Saturday, 6 July 2019


I was saddened to hear of the death of Jared Lorenzon, 'The Hefty Lefty', former Kentucky and New York Giants quarterback, aged only 38. His nickname suited him well: he was oversized for a QB, never in great shape, and threw with his left-hand. He was a pretty good player, though, and in a way it's sad his legacy will be built around his weight.

You know players by their nicknames; legendary players often attract more than one. Ted Williams was 'The Kid', “The Splendid Splinter” and “Teddy Ballgame”. George Ruth was 'Babe', “The Bambino” and “The Sultan Of Swat”. Now these are not always real 'nicknames', in the sense that they were coined by sportswriters and hung round the necks of the players: I doubt any of Ted's teammates ever called him “Splinter”. In fact, 'Joltin' Joe DiMaggio, 'The Yankee Clipper', was called 'Dago' by his friends. But the most fitting of those names usually stick. And they are usually, but not always, affectionate.

The Babe was never called 'Beer Belly Babe', not even in an era of derogatory nicknames in baseball, which boasted guys like Fatty Fitzsimmons, Leo the Lip, Tomato Face Cullop, Schnozz Lombardi, Losing Pitcher Mulcahy, Ducky Wucky Medwick, KiKi Cuyler (he was a stutterer) and Grandma Murphy.

Lorenzon, who was listed at 6-4 280 pounds with the Giants, didn't mind The Hefty Lefty. It had a certain ring to it, and wasn't insulting. The sportswriters came up with The Pillsbury Throwboy, which is clever, but trying to hard (for my non-American readers, Pillsbury were America's biggest millers—you can see their huge facility on the Mississippi when you're in the Twin Cities—and their mascot was a pugdy character made of dough, a sort of American version of the Michelin Man, called the Pillsbury Doughboy). The media also tried The Abominable Throwman, The Round Mound Of Touchdown, Mobile Agile Hostile & Hungry, and the other one I thought worked, though it's an inside joke “He Ate Me”.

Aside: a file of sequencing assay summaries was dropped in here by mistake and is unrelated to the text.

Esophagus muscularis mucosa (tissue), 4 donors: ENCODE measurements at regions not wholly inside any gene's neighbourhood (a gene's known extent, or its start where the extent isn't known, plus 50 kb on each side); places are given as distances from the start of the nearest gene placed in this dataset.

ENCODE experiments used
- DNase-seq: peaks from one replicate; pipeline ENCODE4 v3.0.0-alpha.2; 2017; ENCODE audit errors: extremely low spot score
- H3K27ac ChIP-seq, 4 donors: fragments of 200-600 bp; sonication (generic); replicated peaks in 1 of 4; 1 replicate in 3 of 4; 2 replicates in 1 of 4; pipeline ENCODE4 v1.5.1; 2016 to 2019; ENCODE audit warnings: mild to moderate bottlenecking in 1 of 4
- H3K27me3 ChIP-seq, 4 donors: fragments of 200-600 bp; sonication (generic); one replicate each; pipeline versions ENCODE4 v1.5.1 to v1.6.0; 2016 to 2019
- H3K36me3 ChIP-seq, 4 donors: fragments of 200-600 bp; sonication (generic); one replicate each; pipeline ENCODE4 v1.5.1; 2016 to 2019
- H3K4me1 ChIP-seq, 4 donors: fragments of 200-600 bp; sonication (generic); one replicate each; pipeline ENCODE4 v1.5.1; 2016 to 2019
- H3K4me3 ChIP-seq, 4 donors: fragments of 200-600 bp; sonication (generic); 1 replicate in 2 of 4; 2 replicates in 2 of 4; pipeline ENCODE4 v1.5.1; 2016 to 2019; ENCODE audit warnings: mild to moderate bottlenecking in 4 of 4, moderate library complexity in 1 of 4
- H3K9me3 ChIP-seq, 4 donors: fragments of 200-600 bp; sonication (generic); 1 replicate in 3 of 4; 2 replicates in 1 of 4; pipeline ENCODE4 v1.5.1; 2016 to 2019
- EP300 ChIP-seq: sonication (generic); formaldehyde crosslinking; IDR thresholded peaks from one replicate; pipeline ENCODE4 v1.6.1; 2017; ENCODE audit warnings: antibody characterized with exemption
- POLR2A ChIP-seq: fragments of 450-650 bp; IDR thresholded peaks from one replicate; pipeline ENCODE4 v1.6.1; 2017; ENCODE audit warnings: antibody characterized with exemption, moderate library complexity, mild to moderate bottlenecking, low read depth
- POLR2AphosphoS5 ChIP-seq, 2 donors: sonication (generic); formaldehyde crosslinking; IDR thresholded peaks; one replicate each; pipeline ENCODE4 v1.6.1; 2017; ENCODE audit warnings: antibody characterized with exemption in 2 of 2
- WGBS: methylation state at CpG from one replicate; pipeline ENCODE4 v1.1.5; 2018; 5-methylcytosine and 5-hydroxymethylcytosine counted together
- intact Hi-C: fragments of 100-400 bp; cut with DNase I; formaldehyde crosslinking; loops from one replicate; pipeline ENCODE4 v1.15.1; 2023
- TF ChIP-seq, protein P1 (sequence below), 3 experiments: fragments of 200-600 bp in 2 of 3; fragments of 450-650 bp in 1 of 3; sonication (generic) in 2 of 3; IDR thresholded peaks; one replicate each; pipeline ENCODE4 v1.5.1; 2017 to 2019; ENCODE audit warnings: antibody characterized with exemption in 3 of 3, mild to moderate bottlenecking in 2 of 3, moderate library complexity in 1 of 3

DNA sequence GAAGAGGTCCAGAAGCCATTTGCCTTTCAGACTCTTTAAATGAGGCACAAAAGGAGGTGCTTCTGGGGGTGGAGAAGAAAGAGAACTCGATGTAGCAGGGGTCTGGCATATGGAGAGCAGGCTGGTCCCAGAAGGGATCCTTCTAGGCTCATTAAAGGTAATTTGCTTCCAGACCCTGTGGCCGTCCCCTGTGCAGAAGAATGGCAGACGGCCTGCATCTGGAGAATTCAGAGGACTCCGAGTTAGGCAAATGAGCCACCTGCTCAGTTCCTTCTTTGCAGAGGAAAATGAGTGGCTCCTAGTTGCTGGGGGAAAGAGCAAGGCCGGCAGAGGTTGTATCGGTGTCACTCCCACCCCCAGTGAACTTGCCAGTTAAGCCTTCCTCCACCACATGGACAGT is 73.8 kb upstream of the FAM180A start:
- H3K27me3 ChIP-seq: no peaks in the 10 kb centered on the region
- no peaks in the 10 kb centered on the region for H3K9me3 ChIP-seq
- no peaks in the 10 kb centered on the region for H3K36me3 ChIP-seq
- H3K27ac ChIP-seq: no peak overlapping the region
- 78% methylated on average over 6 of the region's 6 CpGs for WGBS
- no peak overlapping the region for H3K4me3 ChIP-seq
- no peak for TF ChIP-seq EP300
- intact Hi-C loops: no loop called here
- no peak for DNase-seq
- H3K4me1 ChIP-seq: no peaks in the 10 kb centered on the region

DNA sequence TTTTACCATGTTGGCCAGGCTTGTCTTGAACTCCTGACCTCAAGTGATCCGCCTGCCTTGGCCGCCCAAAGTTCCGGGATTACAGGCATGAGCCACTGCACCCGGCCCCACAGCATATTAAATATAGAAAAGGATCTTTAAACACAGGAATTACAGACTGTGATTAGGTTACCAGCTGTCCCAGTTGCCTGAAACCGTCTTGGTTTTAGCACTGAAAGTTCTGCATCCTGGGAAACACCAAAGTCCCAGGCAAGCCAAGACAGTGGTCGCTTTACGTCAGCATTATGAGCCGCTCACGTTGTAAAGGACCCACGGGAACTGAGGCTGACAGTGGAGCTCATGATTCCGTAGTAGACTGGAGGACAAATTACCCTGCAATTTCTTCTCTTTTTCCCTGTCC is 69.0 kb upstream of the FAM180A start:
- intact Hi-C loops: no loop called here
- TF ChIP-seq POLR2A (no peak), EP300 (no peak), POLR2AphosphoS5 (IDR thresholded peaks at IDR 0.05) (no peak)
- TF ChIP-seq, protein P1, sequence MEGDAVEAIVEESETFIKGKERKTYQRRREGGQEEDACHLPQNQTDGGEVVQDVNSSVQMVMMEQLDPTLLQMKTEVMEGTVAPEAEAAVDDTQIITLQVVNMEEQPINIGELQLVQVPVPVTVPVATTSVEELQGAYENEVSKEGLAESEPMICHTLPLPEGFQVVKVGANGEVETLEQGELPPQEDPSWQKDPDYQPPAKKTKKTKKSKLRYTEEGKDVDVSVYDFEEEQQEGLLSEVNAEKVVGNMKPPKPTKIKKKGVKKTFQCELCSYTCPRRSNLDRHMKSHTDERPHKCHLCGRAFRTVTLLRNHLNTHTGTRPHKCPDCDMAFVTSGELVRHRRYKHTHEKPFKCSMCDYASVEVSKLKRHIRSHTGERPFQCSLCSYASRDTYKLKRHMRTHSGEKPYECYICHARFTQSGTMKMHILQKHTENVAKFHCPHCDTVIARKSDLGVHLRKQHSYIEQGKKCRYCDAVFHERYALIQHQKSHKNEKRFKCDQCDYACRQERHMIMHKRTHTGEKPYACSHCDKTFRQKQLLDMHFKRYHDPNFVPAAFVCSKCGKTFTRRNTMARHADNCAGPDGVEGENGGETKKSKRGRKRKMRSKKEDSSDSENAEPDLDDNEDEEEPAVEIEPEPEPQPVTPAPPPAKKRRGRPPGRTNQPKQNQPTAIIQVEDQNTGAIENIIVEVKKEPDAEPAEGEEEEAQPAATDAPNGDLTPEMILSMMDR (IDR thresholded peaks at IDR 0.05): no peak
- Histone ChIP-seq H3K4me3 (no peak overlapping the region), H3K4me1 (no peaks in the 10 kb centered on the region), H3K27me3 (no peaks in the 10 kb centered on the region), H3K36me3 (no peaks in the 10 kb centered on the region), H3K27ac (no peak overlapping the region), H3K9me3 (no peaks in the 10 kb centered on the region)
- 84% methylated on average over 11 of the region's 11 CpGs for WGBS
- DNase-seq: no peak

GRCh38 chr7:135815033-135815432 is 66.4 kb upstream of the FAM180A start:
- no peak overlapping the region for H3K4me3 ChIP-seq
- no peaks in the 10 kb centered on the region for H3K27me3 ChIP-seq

It was a bit much, especially since Lorenzon was a pretty good player. I saw him when Gnat Coombs and I went to Giants pre-season camp for Channel 5 in 2007, before they appeared at Wembley and won Lorenzon a Super Bowl ring. I had experienced a similar feeling before: when I stayed around UCF in Orlando after a Claymores/Rhine Fire scrimmage, to watch their team practice. 'Who's that D lineman throwing the ball?' I asked. “That's our QB, Daunte Culpepper”. Lorenzon was even bigger, though not in as good shape. He was a bit like Byron Leftwich as well. But where Culpepper had a pretty tight delivery, and Leftwich a very long one, Lorenzon's was anything but consistent. Partly this was because as he put on weight, he threw less with his lower body and partly because he was remarkably athletic (he'd been an excellent high school basketball player, a good baseball player, and Mr Football in Kentucky his senior year) and wound up throwing on the run a lot (the fact Kentucky was usually overmatched against D lines in the SEC didn't help). He spent four years with the Giants, and Eli Manning credited his help, as a pass rusher in practice, in developing his escapability, which served him well on the famous helmet catch by David Tyree.